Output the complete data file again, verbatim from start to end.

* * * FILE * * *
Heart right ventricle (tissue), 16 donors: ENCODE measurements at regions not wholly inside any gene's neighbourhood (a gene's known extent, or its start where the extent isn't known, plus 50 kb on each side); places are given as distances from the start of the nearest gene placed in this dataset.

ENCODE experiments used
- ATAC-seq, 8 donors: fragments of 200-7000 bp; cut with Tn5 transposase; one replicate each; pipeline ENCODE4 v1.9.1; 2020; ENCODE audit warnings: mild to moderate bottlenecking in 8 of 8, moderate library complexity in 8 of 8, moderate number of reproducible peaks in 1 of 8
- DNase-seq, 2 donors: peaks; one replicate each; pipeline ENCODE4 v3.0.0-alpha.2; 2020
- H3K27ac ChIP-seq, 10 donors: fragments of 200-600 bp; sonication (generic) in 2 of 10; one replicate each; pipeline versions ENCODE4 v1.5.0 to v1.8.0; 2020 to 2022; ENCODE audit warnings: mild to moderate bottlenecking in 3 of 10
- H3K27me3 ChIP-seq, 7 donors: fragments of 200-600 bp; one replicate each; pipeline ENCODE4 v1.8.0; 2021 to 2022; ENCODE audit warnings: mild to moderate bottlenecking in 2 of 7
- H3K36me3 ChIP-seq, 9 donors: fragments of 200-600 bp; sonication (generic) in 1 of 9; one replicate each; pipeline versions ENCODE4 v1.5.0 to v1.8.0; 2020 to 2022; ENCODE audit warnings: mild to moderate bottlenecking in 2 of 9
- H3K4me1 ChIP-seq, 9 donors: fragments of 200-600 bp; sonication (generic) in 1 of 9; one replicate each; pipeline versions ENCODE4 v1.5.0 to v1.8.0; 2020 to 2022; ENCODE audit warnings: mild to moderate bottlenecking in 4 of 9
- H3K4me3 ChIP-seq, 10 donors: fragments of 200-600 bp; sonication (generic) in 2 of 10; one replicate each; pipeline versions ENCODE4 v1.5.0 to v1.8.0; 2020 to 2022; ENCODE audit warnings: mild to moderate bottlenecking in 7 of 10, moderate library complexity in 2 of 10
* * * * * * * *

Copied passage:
Heart right ventricle (tissue), 16 donors: ENCODE measurements at regions not wholly inside any gene's neighbourhood (a gene's known extent, or its start where the extent isn't known, plus 50 kb on each side); places are given as distances from the start of the nearest gene placed in this dataset.

ENCODE experiments used
- ATAC-seq, 8 donors: fragments of 200-7000 bp; cut with Tn5 transposase; one replicate each; pipeline ENCODE4 v1.9.1; 2020; ENCODE audit warnings: mild to moderate bottlenecking in 8 of 8, moderate library complexity in 8 of 8, moderate number of reproducible peaks in 1 of 8
- DNase-seq, 2 donors: peaks; one replicate each; pipeline ENCODE4 v3.0.0-alpha.2; 2020
- H3K27ac ChIP-seq, 10 donors: fragments of 200-600 bp; sonication (generic) in 2 of 10; one replicate each; pipeline versions ENCODE4 v1.5.0 to v1.8.0; 2020 to 2022; ENCODE audit warnings: mild to moderate bottlenecking in 3 of 10
- H3K27me3 ChIP-seq, 7 donors: fragments of 200-600 bp; one replicate each; pipeline ENCODE4 v1.8.0; 2021 to 2022; ENCODE audit warnings: mild to moderate bottlenecking in 2 of 7
- H3K36me3 ChIP-seq, 9 donors: fragments of 200-600 bp; sonication (generic) in 1 of 9; one replicate each; pipeline versions ENCODE4 v1.5.0 to v1.8.0; 2020 to 2022; ENCODE audit warnings: mild to moderate bottlenecking in 2 of 9
- H3K4me1 ChIP-seq, 9 donors: fragments of 200-600 bp; sonication (generic) in 1 of 9; one replicate each; pipeline versions ENCODE4 v1.5.0 to v1.8.0; 2020 to 2022; ENCODE audit warnings: mild to moderate bottlenecking in 4 of 9
- H3K4me3 ChIP-seq, 10 donors: fragments of 200-600 bp; sonication (generic) in 2 of 10; one replicate each; pipeline versions ENCODE4 v1.5.0 to v1.8.0; 2020 to 2022; ENCODE audit warnings: mild to moderate bottlenecking in 7 of 10, moderate library complexity in 2 of 10